Estrella WarBirds Museum

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Estrella Warbirds Museum Welcomes You! Come Visit Us

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Estrella Warbirds Museum is one of the fastest growing museums in CA


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There is always plenty to do and see at Estrella Warbirds Museum whether you are 3 or 93!


Warbirds Wings & Wheels 4 Coming
May 19, 2012

Armament & Ordnance


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Aircraft at the museum can be privately owned and on display, on loan from military organizations or belong to Estrella Warbirds Museum


Watch this space for upcoming additions!

Welcome to the Woodland Family Automobile Display


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Missiles On DIsplay at Estrella Warbirds Museum


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Vehicles on display are frame up restorations. Got talent? We've got more to do.


Got Questions? Contact Us! Our vehicle displays are always changing. You will find something new with each visit.

Estrella Warbirds Museum is one of the fastest growing museums in CA


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Estrella Warbirds Museum is one of the fastest growing museums in CA


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1944 Anti-Aircraft Gun 14.5mm

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ZPU-1 KPV Heavy Machine Gun

The KPV heavy machine gun (from the transliteration Krupnokaliberniy Pulemyot Vladimorova), is a Soviet designed 14.5×114 mm-caliber heavy machine gun, which first entered service as an infantry weapon (designated PKP) in 1949. In the 1960s the infantry version was taken out of production because it was too big and heavy. It was later redesigned for anti-aircraft use, because it showed excellent results as an AA gun, with a range of 1500m against low flying planes.

It was used in the ZPU-4, ZPU-2 and ZPU-1 anti-aircraft guns. The numerical designation is given for the number of barrels installed.  Its size and power also made it a useful light anti-armour weapon on the BTR series of vehicles and BRDM-2 scout car. The version for use in armored vehicles is called the KPVT (tankoviy, 'tank').

The development of the machine gun began in 1944. The cartridges used could be with High Explosive Incendiary - Tracer (HEI-T) or Armour-Piercing Incendiary (API) bullets, and they have approximately twice the energy of a normal 12.7 mm (.50 BMG) projectile.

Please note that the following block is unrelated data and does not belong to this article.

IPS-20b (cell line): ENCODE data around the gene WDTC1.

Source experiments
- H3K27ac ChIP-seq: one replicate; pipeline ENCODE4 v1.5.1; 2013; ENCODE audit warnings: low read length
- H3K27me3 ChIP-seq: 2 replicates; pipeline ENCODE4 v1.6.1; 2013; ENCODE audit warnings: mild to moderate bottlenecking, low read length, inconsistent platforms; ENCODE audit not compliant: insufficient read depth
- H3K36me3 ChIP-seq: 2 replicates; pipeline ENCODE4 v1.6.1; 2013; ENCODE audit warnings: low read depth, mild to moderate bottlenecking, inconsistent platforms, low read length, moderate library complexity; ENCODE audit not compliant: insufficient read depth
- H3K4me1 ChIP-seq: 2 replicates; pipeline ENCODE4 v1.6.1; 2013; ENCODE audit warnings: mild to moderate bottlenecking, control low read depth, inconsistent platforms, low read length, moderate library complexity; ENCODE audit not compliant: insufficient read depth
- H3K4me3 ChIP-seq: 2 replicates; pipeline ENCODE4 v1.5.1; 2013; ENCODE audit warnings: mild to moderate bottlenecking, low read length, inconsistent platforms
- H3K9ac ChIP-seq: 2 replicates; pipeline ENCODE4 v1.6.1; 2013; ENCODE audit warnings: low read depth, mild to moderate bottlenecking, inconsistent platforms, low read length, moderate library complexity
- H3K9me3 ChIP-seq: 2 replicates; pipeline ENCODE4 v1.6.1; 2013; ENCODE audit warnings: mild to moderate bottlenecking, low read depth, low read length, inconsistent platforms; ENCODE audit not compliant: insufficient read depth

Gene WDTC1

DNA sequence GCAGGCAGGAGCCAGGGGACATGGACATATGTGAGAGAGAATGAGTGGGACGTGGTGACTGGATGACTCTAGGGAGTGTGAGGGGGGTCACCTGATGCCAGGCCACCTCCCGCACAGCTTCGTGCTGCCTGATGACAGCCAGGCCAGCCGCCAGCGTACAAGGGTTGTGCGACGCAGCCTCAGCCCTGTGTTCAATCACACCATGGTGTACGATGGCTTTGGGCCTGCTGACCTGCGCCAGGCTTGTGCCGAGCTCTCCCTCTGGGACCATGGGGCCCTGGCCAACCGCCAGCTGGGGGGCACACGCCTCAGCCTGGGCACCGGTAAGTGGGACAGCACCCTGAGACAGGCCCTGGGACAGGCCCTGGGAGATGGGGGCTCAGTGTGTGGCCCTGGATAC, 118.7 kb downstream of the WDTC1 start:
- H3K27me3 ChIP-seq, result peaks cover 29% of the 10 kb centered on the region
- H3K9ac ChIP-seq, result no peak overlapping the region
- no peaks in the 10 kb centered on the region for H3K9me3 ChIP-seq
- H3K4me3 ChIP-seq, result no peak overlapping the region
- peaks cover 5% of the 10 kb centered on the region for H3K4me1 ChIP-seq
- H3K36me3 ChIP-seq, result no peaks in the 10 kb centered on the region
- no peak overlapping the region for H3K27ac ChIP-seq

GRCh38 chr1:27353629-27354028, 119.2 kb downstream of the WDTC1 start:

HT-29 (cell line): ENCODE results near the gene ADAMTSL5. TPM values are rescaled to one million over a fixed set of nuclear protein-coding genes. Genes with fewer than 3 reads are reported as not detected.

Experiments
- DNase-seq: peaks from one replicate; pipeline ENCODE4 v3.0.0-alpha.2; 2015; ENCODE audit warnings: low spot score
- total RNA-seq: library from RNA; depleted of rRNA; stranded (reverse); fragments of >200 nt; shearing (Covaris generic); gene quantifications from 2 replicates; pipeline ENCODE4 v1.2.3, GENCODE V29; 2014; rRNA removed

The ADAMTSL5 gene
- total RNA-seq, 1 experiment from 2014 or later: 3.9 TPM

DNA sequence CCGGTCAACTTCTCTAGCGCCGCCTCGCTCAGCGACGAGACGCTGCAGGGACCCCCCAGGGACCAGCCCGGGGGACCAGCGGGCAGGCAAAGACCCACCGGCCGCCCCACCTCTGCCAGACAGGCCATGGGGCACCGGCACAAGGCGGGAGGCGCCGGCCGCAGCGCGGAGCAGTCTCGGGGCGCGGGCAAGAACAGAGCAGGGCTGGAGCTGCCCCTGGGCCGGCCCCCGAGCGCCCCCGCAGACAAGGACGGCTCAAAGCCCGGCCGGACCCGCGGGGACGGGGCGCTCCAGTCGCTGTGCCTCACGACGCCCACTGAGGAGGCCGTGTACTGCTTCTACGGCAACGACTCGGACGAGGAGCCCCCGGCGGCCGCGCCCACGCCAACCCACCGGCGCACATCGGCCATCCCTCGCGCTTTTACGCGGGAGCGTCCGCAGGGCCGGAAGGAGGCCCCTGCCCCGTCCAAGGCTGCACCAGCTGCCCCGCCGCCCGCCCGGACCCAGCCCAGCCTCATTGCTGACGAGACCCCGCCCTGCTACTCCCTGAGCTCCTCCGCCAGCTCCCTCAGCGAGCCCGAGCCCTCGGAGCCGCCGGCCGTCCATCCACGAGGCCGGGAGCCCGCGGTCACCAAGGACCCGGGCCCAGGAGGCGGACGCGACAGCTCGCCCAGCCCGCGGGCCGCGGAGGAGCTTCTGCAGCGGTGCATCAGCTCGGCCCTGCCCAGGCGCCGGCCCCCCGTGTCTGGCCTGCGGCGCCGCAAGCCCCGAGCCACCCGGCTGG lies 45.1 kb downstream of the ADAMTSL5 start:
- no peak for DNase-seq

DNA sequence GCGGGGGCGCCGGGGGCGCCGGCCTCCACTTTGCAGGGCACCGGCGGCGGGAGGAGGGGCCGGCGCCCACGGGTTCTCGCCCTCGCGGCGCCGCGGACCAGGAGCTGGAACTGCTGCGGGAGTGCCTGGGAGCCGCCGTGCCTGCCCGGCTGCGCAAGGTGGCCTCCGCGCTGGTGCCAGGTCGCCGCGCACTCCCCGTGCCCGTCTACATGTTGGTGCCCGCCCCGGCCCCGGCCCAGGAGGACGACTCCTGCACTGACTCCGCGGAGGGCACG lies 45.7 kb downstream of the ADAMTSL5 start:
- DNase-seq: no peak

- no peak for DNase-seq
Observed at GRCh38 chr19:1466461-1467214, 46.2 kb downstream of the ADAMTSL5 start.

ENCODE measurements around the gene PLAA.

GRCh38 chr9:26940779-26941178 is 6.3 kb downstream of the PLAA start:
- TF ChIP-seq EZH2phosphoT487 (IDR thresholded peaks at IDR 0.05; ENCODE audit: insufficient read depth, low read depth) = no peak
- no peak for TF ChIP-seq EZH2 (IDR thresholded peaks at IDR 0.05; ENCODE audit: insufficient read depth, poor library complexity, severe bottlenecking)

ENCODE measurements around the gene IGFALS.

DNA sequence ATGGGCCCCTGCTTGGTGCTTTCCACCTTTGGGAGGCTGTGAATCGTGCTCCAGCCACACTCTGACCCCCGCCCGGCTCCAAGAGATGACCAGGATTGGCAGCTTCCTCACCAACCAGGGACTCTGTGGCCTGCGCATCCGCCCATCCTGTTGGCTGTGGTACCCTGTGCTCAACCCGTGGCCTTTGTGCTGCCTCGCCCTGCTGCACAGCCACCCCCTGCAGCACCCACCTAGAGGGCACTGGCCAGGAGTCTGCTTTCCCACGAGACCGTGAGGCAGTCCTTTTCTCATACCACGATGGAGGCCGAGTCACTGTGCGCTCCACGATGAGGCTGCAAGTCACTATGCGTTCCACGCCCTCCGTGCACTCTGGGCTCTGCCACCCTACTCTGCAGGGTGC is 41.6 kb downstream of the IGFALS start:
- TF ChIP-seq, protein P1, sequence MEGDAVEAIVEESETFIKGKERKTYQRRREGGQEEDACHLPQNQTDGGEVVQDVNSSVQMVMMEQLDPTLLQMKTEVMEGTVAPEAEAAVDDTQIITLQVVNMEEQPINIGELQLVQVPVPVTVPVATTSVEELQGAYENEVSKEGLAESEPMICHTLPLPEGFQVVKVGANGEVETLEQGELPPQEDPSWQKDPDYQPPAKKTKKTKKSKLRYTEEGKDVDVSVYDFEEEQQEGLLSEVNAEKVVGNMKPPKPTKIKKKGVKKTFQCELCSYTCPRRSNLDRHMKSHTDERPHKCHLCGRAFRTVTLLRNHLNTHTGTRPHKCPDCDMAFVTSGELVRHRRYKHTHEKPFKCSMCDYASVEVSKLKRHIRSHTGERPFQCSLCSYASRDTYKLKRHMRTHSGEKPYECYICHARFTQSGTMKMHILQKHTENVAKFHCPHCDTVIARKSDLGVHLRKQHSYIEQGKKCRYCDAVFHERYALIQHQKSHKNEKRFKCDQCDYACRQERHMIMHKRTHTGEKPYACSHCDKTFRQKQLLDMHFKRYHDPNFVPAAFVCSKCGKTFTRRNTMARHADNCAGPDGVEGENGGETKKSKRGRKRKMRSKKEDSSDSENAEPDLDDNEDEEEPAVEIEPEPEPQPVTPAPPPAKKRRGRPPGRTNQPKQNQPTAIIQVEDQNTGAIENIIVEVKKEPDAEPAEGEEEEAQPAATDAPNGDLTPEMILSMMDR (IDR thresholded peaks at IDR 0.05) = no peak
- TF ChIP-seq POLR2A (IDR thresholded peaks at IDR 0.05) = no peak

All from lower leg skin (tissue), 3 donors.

The KPV is air-cooled and fitted with a chromed barrel. It uses a short recoil operation system with gas assistance and a rotary bolt. It can be fed with the 40-round belt from either the left or right side. The barrel can be removed by turning the prominent latch on the forward end of the receiver and pulling on the barrel's carrying handle. The single ammunition box is to the right of the guick-change barrel.







The ZPU-1 was introduced into the Soviet Army into the immediate post Second World War period. The ZPU-1 is a single towed weapon which was obsolete in the Soviet Army by the mid-1970s. Although not used in the Warsaw Pact countries today, the ZPU-1 has been identified in Southeast Asia and in the Middle East. The tight two-wheeled carriage is somewhat similar to the late model ZPU-2, although the tires are smaller. The two wheel carriage of the ZPU-1 was designed by Vodop-Yanov and the Rachinskiy Company, for transport in rough terrain and can be dismantled into units weighing about 176 lbs each. The single and multiple mounts of the ZPU series all use the basic 14.5mm Vladimirov (KPV) heavy machine gun which is also found mounted in various armored vehicles in both the ground and anti-aircraft roles. All weapons in this series fire the API (BS 41) projectiles weighing 64.4 grams having a muzzle velocity of 1000 meters per second which will penetrate 32 mm of armour.


Origin: Soviet Union
Cartridge: 14.5 x 144 mm
Caliber 14.5 mm
Action: Short recoil operation
Rate of Fire 550 rpm
Muzzle Velocity 976 m/s to 1005 m/s
Feed system 40-round belt
Variants ZPU 4 (4 barrel)
ZPU 2 (2 barrel)
ZPU 1 (single barrel)
Towed, or mounted on BRDM-2 Scout-Cars
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